To liberals he was “Senator No,” which meant only that he would strongly oppose everything they wanted to impose on
Jesse Helms relished that opposition. In 1990, the media declared him politically dead, his re-election an utter impossibility. On election night, a thousand cheering supporters were made to wait before their man finally emerged to declare victory, 20 minutes late. He opened his remarks by apologizing for his tardiness. “Ah was up in mah room,” he explained, “ah had to watch the grievin' face of Dan Rathuh when he had to say we'd won agin.” The crowd went wild.
When Helms announced his retirement from the Senate in 2001, the media elite made their own distaste very clear. "He was so wonderfully odious,” declared top Newsweek editor Evan Thomas. “He was very comforting to the east coast media establishment to know that there was an evil guy out there that you could really fear." Thomas doesn't feel the need ever to express hatred of the Soviets. He didn't fear or hate the Maoists. He didn't fear or hate a Holocaust-denying Islamofascist like Ahmadinejad. He feared and hated an American patriot.
Their loathing was so acute they even called him a dictator and a terrorist. When Helms held up President Clinton's nomination of soft-on-drugs Republican William Weld as Ambassador to
Civility demands that when a major political figure dies, journalists (and others, too) should summon their respects, acknowledge the importance of this national figure, and perhaps even concede that the intentions of his public service were good. Not so with Jesse Helms. The Washington Post stressed Helms “rode his divisiveness to victory.” The New York Times obituary threw punches, describing him as the senator “whose courtly manner and mossy drawl barely masked a hard-edged conservatism that opposed civil rights, gay rights, foreign aid and modern art.”
The networks were no better. NBC's Lester Holt blatantly copied the Times: “He staked out firm positions against everything from communism and foreign aid to civil rights and modern art.” NBC reporter Martin Savidge called Helms an “ultra-rightist.” But when ultra-leftist Sen. Howard Metzenbaum died in March, NBC found no time for a label (or even a political party). They sweetly praised “the classic American success story” of a man who “always fought for the little guy, taking on the oil and insurance industries” as he “stuck to his populist principles.”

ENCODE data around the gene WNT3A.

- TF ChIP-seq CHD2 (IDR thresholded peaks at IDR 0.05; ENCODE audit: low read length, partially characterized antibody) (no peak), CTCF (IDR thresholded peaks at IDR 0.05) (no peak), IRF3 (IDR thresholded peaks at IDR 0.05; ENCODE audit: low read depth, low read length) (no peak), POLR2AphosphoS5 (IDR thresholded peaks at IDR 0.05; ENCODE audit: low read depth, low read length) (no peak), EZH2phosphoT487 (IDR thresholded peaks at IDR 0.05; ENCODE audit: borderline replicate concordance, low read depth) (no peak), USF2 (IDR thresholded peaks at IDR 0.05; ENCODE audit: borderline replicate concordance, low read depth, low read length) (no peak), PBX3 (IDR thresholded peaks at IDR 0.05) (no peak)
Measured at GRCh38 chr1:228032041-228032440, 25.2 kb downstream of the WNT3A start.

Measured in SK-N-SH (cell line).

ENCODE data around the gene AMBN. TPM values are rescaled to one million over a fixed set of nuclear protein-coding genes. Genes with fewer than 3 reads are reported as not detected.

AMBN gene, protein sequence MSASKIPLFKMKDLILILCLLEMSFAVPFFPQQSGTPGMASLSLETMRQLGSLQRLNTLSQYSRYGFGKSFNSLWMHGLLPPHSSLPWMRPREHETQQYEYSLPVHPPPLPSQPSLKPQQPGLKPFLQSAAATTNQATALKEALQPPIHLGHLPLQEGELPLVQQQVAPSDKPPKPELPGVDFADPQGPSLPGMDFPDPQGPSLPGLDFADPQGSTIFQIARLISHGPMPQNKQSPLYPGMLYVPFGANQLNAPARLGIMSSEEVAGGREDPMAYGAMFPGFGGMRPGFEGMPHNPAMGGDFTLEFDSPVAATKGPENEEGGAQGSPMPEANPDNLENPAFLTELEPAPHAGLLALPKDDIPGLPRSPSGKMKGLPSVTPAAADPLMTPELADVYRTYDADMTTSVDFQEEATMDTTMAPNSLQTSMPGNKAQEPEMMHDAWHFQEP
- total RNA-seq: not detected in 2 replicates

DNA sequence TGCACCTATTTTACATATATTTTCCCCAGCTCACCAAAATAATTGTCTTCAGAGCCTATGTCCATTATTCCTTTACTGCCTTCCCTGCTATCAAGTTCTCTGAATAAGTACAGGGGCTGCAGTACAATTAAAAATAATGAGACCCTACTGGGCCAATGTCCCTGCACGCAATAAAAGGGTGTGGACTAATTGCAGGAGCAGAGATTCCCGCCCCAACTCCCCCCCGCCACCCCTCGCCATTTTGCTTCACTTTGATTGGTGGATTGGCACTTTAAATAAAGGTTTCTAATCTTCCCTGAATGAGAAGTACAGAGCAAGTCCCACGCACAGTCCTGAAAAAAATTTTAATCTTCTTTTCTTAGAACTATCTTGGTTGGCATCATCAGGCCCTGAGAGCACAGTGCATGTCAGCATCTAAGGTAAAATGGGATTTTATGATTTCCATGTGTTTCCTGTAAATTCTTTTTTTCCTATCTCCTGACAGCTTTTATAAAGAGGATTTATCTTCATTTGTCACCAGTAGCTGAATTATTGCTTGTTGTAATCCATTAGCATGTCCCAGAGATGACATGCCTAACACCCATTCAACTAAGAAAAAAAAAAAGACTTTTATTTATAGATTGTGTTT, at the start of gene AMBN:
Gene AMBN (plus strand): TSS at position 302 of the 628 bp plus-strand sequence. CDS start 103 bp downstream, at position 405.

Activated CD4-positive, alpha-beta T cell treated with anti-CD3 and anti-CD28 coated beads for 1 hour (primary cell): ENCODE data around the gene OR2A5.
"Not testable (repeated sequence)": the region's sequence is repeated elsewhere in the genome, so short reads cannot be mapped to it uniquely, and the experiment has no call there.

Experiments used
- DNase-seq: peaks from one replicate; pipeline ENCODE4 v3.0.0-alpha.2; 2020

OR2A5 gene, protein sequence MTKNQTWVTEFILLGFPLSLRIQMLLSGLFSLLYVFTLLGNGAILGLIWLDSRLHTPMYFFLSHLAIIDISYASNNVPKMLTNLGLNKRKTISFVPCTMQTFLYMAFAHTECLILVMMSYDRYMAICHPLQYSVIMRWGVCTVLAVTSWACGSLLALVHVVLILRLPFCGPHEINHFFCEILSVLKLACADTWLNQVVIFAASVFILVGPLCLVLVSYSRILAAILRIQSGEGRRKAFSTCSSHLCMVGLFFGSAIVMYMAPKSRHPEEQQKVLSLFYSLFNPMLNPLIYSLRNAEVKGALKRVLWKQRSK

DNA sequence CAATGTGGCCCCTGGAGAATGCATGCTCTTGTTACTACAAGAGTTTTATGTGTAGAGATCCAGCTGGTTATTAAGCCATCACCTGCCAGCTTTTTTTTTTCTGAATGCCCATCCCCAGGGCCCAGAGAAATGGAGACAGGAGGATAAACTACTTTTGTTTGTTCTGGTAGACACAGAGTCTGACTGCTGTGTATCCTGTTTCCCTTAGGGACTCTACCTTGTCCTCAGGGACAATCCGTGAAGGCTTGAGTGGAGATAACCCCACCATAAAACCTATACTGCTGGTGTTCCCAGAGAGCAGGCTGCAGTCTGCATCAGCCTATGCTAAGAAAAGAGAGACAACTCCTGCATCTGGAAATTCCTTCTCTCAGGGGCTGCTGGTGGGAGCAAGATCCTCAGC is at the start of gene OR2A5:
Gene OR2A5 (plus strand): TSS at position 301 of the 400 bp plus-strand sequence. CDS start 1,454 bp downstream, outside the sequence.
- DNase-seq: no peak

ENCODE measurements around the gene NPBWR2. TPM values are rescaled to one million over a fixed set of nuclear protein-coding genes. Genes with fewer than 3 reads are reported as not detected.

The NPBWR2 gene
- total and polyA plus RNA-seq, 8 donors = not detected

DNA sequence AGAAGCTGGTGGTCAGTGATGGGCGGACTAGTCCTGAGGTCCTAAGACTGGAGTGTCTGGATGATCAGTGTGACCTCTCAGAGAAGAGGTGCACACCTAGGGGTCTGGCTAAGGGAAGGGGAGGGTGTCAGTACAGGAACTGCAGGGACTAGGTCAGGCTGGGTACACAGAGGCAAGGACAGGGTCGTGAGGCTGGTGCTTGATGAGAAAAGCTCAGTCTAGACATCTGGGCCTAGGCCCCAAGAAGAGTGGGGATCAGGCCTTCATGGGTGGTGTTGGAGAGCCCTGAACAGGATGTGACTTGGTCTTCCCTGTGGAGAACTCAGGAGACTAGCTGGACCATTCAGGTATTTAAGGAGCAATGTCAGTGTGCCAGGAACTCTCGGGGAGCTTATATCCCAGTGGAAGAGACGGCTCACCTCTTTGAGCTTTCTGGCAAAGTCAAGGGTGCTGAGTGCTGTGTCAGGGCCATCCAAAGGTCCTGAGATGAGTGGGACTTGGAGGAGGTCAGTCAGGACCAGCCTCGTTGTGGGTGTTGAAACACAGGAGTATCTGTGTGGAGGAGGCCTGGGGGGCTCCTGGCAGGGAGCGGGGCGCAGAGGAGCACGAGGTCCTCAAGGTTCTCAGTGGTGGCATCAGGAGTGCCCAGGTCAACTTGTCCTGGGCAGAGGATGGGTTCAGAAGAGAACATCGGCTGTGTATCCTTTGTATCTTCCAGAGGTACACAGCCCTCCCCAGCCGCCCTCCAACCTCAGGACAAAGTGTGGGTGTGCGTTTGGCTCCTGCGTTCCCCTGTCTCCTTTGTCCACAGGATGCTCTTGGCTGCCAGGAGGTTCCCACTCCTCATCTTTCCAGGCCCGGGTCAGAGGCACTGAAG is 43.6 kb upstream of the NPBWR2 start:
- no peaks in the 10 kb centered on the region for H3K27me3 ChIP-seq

Perhaps unsurprisingly, liberals on the Internet made these old-media critiques look sedate. They didn't see any need to observe any kind of civility, letting their rage and ill will erupt like a spewing volcano. The blog Wonkette featured the headline “See You In Hell: Jesse Helms Finally Dead.” They cheered: “Jesse Helms was apparently still alive, and now he's dead, hooray! He was a sour troll and a bigot, and it's a testament to every rotten thing about this country that for a quarter century, he was one of the most powerful people in American politics.”
Wonkette linked to Ken Layne on America Online's Political Machine blog, whose headline was “Jesse Helms, American Garbage.” Layne said Helms died “25 years too late,” and he was “a mean little troll whose heart was so wrecked by wickedness that doctors had to patch it up with coronary valves from a pig.”
The gossip site Gawker said being nice to Helms would be unthinkable, akin to saying “Hitler was kind to animals.” Leftist blogger Phil Nelson summed it up for mean-spirited liberals with his headline: “Jesse Helms Is Finally Dead. Let's Have a Cookout.”
You wouldn't have this kind of “luck” searching around the Web looking for high-profile conservative bloggers cheering Howard Metzenbaum's death and describing him as evil and destined for Hell. Go ahead, liberals: look.
At a moment like this, when friends and family and allies of Senator Helms mourn, it's quite clear that liberals should not suggest in public that they are somehow losing to conservatives in a contest to demonstrate who has more capacity to display callous, middle-finger meanness and breathtaking insensitivity.